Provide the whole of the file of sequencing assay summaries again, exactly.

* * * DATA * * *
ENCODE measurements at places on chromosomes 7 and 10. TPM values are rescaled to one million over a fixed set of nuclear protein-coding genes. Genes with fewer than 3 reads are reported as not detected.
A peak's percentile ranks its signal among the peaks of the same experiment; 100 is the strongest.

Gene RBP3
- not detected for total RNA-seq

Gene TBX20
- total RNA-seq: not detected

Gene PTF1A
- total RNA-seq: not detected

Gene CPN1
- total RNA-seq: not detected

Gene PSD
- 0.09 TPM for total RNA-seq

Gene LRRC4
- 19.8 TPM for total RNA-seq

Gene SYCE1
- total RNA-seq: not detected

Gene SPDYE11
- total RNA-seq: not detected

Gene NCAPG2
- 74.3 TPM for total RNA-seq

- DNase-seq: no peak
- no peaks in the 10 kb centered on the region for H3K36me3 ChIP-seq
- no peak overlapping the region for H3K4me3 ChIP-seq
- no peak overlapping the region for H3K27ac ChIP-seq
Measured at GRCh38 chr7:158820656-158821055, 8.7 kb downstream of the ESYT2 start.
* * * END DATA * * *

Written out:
ENCODE measurements at places on chromosomes 7 and 10. TPM values are rescaled to one million over a fixed set of nuclear protein-coding genes. Genes with fewer than 3 reads are reported as not detected.
A peak's percentile ranks its signal among the peaks of the same experiment; 100 is the strongest.

Gene RBP3
- not detected for total RNA-seq

Gene TBX20
- total RNA-seq: not detected

Gene PTF1A
- total RNA-seq: not detected

Gene CPN1
- total RNA-seq: not detected

Gene PSD
- 0.09 TPM for total RNA-seq

Gene LRRC4
- 19.8 TPM for total RNA-seq

Gene SYCE1
- total RNA-seq: not detected

Gene SPDYE11
- total RNA-seq: not detected

Gene NCAPG2
- 74.3 TPM for total RNA-seq

- DNase-seq: no peak
- no peaks in the 10 kb centered on the region for H3K36me3 ChIP-seq
- no peak overlapping the region for H3K4me3 ChIP-seq
- no peak overlapping the region for H3K27ac ChIP-seq
Measured at GRCh38 chr7:158820656-158821055, 8.7 kb downstream of the ESYT2 start.